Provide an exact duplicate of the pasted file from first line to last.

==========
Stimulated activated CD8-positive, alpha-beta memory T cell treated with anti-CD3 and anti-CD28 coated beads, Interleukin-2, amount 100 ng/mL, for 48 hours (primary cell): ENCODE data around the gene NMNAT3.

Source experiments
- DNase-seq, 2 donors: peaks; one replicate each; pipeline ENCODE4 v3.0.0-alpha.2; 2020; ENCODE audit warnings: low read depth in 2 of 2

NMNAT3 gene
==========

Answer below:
Stimulated activated CD8-positive, alpha-beta memory T cell treated with anti-CD3 and anti-CD28 coated beads, Interleukin-2, amount 100 ng/mL, for 48 hours (primary cell): ENCODE data around the gene NMNAT3.

Source experiments
- DNase-seq, 2 donors: peaks; one replicate each; pipeline ENCODE4 v3.0.0-alpha.2; 2020; ENCODE audit warnings: low read depth in 2 of 2

NMNAT3 gene